IMAGINE sweeping down a cedar staircase in full evening dress, to dance in a ballroom with a polished blonde teak floor as the restless spirits that once haunted the house look on.
These are the sorts of reveries that come to mind when you enter historic Tulloona House - and if your bank account is up for it, those dreams could come true.
The heritage-listed, opulent Goonellabah building, which dates from 1895, is for sale.
Owners Sue and Michael Dakin have poured thousands of hours, masses of energy and piles of money into a full restoration job and now their work is done, their children are grown, and they are ready to move on.
The selling price is under wraps but the value of the house is considerable.
It has been a home, a church, and a bed and breakfast in its many incarnations.
It has also had periods of decay and dilapidation.
There have always been rumours it was haunted.
"When we moved in there was definitely some sort of entity haunting the place," Sue told The Northern Star.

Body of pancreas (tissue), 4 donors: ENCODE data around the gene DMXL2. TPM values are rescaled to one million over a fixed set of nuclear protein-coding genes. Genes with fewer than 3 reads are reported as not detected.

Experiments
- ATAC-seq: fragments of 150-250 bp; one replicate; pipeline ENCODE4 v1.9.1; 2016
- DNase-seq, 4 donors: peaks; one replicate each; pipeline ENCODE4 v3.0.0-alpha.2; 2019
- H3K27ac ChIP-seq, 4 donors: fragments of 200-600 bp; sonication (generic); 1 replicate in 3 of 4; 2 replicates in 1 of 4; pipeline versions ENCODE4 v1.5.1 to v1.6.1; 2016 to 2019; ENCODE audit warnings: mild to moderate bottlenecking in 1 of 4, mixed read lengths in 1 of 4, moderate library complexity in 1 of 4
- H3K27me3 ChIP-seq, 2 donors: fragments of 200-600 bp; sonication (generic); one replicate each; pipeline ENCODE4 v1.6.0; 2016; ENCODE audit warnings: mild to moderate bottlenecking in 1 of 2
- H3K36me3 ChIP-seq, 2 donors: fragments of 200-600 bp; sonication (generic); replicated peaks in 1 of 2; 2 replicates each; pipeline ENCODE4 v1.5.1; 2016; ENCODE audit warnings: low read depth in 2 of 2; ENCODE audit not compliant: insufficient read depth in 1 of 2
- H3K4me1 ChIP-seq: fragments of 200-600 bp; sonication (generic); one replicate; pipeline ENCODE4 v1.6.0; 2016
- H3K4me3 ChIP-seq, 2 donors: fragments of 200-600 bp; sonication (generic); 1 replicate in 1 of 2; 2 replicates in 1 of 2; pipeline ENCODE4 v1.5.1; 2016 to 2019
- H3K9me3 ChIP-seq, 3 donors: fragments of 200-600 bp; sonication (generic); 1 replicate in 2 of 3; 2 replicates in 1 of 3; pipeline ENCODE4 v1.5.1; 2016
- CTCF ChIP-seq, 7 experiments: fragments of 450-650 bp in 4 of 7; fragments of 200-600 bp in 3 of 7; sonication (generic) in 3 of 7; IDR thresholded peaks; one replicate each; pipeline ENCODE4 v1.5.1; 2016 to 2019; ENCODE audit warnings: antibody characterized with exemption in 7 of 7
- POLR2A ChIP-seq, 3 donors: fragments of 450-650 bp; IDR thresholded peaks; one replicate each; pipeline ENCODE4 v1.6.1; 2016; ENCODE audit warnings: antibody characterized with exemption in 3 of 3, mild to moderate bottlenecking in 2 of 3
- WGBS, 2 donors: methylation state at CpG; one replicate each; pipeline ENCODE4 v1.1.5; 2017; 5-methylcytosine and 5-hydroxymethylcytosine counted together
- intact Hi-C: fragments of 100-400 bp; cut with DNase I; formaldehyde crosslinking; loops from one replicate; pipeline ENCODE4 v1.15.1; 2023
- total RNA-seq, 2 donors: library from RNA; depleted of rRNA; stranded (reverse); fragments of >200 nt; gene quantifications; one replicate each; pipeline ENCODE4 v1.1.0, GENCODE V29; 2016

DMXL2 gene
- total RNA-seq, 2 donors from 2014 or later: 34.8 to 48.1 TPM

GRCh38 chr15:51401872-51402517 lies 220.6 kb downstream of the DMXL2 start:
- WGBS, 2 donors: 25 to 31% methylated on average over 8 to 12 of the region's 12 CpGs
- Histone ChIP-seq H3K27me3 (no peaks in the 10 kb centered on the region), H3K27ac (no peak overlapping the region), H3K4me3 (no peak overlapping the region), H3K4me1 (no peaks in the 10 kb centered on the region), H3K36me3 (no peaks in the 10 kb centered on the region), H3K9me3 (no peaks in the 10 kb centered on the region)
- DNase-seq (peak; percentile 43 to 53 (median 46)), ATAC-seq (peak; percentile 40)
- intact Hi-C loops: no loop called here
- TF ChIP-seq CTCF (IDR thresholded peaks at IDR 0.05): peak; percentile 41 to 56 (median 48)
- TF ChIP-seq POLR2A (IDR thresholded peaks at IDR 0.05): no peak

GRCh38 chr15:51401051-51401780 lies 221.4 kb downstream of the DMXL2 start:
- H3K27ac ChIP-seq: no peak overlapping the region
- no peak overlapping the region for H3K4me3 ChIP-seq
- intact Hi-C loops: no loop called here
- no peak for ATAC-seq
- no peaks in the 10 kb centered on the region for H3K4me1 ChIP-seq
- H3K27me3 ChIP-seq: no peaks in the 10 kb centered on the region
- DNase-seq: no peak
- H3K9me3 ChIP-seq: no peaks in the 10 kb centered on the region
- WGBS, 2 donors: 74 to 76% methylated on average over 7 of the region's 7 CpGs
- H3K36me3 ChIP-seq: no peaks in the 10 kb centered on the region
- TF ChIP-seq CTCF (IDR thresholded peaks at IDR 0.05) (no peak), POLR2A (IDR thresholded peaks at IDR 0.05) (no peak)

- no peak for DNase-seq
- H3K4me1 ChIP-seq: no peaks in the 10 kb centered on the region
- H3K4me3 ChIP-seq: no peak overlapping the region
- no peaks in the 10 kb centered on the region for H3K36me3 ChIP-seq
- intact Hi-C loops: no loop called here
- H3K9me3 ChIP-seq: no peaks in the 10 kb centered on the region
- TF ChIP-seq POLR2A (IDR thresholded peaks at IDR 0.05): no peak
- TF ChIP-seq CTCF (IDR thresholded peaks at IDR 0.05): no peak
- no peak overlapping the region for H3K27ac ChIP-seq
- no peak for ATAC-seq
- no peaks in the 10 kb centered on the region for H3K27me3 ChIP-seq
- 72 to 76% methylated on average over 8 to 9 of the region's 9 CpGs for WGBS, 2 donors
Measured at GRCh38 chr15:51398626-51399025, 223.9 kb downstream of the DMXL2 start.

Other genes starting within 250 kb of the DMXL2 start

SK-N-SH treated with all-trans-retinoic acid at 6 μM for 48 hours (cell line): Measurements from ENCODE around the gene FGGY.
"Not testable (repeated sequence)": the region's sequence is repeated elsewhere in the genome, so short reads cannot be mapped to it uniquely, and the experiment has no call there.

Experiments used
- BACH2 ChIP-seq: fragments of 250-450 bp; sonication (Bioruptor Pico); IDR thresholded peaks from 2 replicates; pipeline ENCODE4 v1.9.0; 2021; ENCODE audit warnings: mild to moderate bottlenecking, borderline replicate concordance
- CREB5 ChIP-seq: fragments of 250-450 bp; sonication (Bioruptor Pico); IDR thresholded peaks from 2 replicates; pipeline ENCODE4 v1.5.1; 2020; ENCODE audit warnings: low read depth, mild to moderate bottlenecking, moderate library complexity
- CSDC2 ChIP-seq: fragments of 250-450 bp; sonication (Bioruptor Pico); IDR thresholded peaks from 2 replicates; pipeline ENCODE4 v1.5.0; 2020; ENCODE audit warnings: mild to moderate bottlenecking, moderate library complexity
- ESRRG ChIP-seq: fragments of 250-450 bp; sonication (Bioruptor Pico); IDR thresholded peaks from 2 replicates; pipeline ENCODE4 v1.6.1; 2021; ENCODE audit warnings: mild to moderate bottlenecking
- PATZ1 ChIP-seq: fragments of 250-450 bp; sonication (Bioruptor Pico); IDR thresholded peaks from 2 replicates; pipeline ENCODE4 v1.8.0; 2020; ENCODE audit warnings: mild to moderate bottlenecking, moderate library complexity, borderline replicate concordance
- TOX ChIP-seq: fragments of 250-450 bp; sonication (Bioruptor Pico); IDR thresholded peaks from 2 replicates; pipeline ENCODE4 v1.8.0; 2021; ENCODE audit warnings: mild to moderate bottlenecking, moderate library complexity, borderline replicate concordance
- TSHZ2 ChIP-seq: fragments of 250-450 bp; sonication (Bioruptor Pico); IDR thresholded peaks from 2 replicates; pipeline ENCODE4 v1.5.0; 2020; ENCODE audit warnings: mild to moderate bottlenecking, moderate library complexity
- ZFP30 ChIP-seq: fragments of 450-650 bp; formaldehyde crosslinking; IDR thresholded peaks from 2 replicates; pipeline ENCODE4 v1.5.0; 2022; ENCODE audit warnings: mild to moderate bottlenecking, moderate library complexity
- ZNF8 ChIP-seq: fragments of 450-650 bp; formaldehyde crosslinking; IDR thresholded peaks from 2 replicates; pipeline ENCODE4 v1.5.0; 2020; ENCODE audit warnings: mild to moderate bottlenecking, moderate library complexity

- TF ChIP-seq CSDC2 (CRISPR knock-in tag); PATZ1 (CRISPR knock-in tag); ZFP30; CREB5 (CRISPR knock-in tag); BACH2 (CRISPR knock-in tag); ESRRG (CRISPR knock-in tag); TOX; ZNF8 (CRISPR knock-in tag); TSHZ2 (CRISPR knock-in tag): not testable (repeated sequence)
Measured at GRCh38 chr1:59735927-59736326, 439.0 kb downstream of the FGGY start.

"It's definitely gone now, but it gave off a terrible smell. In one of the fireplaces, I saw this really evil-looking face. It didn't go away 'til Michael took to it with a chisel."
"I'm a sceptic," Michael added, "but the smell was so strong it made your blood run cold and your imagination run wild."
Free of its ghosts, the house is listed with The Professionals in Lismore and Elders in Ballina and through them, can be seen internationally on the internet.
"It needs to be lived in and used as a working concern, maybe as a function centre or boutique accommodation. There are plenty of options," Ms Dakin said.
As well as carrying out their "grand design" on the house, the Dakins have converted an old schoolhouse in the parkland that surrounds it into a self-contained studio.
They have also installed a sparkling swimming pool.
Ducks and chooks roam the garden and the property is effectively fenced.